Kincardine economic future includes natural gas, development opportunities


By Barb McKay


Natural gas, serviced development land and a new high school are front of mind for Kincardine’s new economic development task force, which is working towards turning goals into reality.


In the past several years, the role of economic development in the municipality has changed a number of times. Less than a decade ago, it was a committee of council. The municipality also had an economic development officer, Stephen Murray, who has since taken on that role in Meaford. In 2011, the municipality contracted the Penetangore Regional Economic Development Corporation (PREDC) to look after economic development for it, but council voted to terminate the agreement in January 2015.


Municipality of Kincardine CAO Murray Clarke, whose office assumed the responsibility of economic development at the first of the year, sat down with The Independent on Friday to talk about how the function will be carried out going forward. The newly-formed economic development task force, a committee of council, held its second meeting on Thursday and came to a consensus on areas that need attention.


“This approach of creating an economic development task force with a broad range of representation I think is proving to be a valid approach, and it is encouraging,” Clarke said.


The task force is chaired by Kincardine councillor Mike Leggett, with mayor Anne Eadie and deputy mayor Jacqueline Faubert as other council representatives. Clarke also sits on the committee. Other members include Chamber of Commerce president Matt Smith, BIA chair Lori Smith, Megan Adams of Bruce Power, Linda Bowers of PREDC, Allan Webster of OPG, Ken Bridge of the Bruce County Federation of Agriculture and Barb Fisher of Bruce Community Futures Development Corporation. Don Jones and Norm Ribey are members-at-large.


The task force also has a support team made up of Kara Van Myall from the County of Bruce economic development department, Kincardine BIA downtown development manager Rick Clarke, Kincardine tourism co-ordinator Kelly McDonald, physician recruiter Peggy Zeppieri and Corinne Cleary of the CAO’s department.


Clarke said some of the items that were singled out as priorities during an economic development forum held at the Kincardine Pavilion last October are already underway or complete. The second phase of the Kincardine Centre for the Arts is finished and public washrooms at Victoria Park opened on May 20. The reconstruction of the municipal parking lot behind Queen Street is on track to be completed this month. A project to extend Wi-Fi service to the downtown core is also close to becoming a reality.


“On the tourism side we are in extremely healthy shape and we are fortunate that the amenities we have are world class, and our Scottish theme will serve us well for a long time to come,” Clarke said.


Physician recruitment is a priority and three new doctors will join the Hawthorne Community Clinic and the Kincardine hospital emergency department later this year.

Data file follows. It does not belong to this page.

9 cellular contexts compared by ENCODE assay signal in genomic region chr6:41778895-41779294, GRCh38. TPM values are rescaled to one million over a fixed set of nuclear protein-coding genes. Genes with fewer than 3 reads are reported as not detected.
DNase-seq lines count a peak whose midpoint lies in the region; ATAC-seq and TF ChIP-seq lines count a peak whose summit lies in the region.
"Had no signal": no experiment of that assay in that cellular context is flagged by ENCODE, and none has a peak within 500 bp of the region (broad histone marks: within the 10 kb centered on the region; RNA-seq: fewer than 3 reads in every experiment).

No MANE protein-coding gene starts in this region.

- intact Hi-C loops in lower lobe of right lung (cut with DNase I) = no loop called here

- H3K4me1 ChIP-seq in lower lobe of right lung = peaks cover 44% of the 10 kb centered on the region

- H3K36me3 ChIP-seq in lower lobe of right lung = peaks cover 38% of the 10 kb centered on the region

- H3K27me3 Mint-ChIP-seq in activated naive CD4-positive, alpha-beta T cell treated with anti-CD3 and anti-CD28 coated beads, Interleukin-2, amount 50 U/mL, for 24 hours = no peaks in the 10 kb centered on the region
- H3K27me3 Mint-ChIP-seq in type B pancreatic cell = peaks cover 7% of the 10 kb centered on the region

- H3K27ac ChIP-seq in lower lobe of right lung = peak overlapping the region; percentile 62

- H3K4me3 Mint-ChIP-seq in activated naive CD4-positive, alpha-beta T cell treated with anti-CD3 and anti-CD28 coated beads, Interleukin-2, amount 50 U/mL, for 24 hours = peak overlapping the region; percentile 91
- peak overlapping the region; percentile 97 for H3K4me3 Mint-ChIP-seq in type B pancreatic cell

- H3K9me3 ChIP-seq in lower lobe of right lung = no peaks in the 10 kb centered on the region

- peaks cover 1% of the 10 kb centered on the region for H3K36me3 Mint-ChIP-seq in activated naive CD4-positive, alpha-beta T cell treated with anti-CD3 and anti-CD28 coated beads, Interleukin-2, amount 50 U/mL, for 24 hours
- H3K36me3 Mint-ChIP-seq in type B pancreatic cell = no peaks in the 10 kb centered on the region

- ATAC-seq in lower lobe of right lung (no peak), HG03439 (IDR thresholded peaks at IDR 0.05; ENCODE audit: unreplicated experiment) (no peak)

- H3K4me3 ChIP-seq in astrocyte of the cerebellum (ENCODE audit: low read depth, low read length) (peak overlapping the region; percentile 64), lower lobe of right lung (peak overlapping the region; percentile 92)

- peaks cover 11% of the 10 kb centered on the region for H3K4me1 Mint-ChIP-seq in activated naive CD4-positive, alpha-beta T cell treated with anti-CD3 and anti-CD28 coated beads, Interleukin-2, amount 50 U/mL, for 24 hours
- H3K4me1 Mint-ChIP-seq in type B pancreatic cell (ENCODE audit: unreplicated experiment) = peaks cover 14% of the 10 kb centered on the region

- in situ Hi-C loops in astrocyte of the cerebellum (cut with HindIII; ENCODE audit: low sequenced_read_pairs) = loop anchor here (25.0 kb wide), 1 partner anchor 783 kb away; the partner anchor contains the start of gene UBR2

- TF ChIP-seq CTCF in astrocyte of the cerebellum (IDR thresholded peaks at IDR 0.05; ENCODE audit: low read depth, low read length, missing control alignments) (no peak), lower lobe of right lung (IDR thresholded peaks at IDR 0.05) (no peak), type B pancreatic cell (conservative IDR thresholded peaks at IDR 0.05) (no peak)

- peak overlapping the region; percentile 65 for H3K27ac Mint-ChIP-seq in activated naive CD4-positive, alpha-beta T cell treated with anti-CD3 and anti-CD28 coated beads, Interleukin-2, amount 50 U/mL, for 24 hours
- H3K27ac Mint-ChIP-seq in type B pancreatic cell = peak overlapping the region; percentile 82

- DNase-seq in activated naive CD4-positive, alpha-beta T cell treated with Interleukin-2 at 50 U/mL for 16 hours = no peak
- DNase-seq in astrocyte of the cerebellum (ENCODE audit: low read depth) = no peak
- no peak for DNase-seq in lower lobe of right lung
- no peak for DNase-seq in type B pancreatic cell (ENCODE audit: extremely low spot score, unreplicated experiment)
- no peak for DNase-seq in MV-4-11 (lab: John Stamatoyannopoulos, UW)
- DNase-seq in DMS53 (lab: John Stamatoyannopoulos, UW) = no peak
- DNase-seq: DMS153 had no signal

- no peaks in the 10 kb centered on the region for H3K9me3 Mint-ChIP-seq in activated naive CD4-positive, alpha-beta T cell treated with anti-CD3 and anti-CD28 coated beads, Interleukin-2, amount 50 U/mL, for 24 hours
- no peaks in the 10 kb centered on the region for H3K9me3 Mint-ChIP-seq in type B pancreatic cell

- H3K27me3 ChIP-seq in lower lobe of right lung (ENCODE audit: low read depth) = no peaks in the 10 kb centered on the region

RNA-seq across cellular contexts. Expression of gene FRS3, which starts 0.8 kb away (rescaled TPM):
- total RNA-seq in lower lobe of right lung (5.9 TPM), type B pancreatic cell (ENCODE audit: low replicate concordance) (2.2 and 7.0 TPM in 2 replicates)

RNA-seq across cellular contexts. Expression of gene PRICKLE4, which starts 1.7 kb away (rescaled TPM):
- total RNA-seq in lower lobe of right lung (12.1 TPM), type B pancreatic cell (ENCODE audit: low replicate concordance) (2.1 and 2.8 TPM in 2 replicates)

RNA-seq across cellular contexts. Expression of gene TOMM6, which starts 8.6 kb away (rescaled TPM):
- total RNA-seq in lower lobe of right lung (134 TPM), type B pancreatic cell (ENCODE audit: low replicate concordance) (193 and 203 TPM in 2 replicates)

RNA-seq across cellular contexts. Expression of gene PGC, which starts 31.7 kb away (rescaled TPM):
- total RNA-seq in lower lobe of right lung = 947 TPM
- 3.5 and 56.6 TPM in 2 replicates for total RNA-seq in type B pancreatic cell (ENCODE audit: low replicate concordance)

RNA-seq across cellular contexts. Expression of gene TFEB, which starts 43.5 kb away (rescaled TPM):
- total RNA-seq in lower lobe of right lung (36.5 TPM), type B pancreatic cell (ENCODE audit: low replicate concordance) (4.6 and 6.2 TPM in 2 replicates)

“We have gone from famine to feast in regards to physician recruitment,” Clarke said, adding that another announcement is expected soon.


The municipality has committed $300,000 to fund studies that are expected to progress the Kincardine hospital redevelopment project. Having an adequate hospital and enough doctors to serve the population are important for attracting new businesses, Clarke said. So are schools. Kincardine has a lot going for it, he said, with beautiful beaches, recreation options, extensive trails and a charming downtown.


“But what about education? The high school was a real focus at our meeting (Thursday).”


The Kincardine and District Secondary School building is aging and class sizes that are increasing in the younger grades will soon move up into the high school.


“We see what is happening with our demographic here and our high school won’t cut it,” Clarke said.


He said the committee will encourage council to do what it can to further the conversation about the need for a new high school with the Bluewater District School Board.


High on the list of priorities is the continued work to bring natural gas service to the municipality and the need to have development land that is serviced with municipal water and sewers. The environmental assessment master plan for land south of the Meridian location on Highway 21, and including the SMART Centres land, is expected to be complete in just a few weeks.


“That will be an impetus to developing that land,” Clarke said.


He said the committee feels very strongly that serviced commercial land in Kincardine is a goal.


“How that is done remains to be seen.”


The new Marriott hotel on Millennium Way is now open and Clarke plans to talk to the developer, Arif Ismail, about plans for the remainder of the 30 acres that his company owns.


Now that the hotel is open for business, hosting the Mocha Shriners Convention this weekend, there is a focus on attracting more conventions and business functions to the community. The economic development task force discussed inviting a group of conference specialists and planners and taking them on a tour of Kincardine to show them why the town would be a great place to hold functions.


“We want to put Kincardine top of mind for conferences and business meetings,” Clarke said.


Other ideas to improve economic development, and tourism, that are being considered are the creation of a Town Crier and rest stop at the former airport house property.


The economic development task force meets the third Thursday of each month at 5 p.m. at the municipal administration centre. Clark said he would encourage members of the public to come out and also to share ideas they may have for furthering economic development in Kincardine. The minutes of each meeting are posted on the municipal website at